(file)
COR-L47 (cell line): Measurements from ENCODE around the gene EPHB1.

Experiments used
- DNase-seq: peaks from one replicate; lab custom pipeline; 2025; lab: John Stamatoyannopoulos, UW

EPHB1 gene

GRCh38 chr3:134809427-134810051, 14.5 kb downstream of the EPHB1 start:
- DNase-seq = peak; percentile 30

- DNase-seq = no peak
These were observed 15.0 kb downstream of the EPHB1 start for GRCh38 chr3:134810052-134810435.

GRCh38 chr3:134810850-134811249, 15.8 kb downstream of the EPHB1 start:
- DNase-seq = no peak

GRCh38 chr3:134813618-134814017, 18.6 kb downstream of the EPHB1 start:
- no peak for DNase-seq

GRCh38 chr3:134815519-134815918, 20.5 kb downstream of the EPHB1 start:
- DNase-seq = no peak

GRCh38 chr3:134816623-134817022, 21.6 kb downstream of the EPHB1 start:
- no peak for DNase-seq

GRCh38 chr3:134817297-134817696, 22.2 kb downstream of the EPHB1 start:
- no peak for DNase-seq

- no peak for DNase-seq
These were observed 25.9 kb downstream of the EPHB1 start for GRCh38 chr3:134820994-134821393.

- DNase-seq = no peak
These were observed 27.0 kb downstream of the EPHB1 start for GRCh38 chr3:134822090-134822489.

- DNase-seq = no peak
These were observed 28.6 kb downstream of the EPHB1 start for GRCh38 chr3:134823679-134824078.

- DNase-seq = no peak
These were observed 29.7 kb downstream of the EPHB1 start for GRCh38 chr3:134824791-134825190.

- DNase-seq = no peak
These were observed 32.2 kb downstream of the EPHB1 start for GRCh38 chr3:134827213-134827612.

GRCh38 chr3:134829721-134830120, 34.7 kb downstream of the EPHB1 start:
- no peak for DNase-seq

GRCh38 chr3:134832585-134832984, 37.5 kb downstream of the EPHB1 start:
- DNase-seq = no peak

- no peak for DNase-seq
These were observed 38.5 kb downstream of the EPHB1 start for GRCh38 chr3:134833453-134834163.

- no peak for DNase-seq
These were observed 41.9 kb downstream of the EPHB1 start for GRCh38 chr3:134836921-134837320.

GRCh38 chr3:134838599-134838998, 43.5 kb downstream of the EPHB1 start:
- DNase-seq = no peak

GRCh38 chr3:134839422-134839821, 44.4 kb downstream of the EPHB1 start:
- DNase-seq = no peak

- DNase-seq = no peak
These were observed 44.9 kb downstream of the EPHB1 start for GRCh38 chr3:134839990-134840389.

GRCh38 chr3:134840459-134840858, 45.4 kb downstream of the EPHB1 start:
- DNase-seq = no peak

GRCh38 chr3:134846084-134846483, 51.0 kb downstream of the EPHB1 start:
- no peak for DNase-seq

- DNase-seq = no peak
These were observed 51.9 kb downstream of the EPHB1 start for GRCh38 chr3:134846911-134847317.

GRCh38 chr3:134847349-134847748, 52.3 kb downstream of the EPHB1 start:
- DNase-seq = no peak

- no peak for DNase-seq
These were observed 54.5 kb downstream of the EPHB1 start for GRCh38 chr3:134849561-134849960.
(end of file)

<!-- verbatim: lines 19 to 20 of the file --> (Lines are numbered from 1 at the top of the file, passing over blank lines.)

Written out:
- no peak for DNase-seq
These were observed 25.9 kb downstream of the EPHB1 start for GRCh38 chr3:134820994-134821393.